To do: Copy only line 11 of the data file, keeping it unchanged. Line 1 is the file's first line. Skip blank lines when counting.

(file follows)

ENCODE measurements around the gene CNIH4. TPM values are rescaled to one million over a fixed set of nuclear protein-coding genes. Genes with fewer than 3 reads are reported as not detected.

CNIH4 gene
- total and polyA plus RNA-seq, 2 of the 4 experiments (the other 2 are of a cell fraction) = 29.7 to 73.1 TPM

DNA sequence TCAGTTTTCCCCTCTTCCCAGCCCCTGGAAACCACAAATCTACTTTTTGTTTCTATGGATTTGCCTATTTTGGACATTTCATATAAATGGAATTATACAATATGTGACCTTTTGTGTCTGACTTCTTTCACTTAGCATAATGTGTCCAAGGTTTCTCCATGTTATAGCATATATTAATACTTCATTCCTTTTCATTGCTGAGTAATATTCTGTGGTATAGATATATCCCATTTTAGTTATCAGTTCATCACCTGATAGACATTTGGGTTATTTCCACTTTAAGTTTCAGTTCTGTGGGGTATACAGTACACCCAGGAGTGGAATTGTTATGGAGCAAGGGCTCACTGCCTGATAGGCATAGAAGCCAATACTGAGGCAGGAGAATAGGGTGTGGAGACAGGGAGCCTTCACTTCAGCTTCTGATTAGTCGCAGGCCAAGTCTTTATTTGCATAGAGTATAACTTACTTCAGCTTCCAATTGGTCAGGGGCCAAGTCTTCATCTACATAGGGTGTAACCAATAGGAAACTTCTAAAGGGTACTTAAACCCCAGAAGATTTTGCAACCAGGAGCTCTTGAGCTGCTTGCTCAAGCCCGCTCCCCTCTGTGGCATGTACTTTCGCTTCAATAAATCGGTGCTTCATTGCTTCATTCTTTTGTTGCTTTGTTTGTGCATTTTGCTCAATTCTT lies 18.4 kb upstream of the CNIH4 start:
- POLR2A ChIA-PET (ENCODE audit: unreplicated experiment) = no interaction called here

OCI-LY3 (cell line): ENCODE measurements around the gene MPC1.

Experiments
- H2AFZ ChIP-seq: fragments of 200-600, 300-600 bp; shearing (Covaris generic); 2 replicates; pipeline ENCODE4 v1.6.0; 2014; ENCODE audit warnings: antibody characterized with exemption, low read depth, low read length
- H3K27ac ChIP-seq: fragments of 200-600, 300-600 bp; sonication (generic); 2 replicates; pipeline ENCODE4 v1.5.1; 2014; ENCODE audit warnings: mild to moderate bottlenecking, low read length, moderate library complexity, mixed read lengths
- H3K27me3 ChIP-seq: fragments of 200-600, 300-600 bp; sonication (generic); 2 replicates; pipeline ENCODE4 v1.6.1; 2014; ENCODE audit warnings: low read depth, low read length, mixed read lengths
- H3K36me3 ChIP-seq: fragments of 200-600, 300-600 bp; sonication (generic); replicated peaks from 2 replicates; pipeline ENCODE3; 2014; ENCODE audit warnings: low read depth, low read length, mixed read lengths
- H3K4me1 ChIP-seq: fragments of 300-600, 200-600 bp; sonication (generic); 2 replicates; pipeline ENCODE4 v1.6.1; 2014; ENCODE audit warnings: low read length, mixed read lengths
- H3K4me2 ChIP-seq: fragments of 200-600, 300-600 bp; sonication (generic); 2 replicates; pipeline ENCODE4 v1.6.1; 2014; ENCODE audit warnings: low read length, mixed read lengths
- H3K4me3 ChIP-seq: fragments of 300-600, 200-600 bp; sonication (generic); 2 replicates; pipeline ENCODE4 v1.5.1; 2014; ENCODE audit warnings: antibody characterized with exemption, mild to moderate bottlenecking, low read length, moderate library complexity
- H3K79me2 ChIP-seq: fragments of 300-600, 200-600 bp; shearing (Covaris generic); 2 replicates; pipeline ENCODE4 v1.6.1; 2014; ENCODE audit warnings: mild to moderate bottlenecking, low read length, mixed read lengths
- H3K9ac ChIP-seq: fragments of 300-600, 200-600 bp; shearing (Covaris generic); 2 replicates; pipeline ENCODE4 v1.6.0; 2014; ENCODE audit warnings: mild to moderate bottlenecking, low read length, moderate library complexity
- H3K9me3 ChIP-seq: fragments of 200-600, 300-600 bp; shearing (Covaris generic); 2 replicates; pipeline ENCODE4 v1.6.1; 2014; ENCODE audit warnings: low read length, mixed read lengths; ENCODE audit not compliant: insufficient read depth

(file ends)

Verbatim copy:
- H3K36me3 ChIP-seq: fragments of 200-600, 300-600 bp; sonication (generic); replicated peaks from 2 replicates; pipeline ENCODE3; 2014; ENCODE audit warnings: low read depth, low read length, mixed read lengths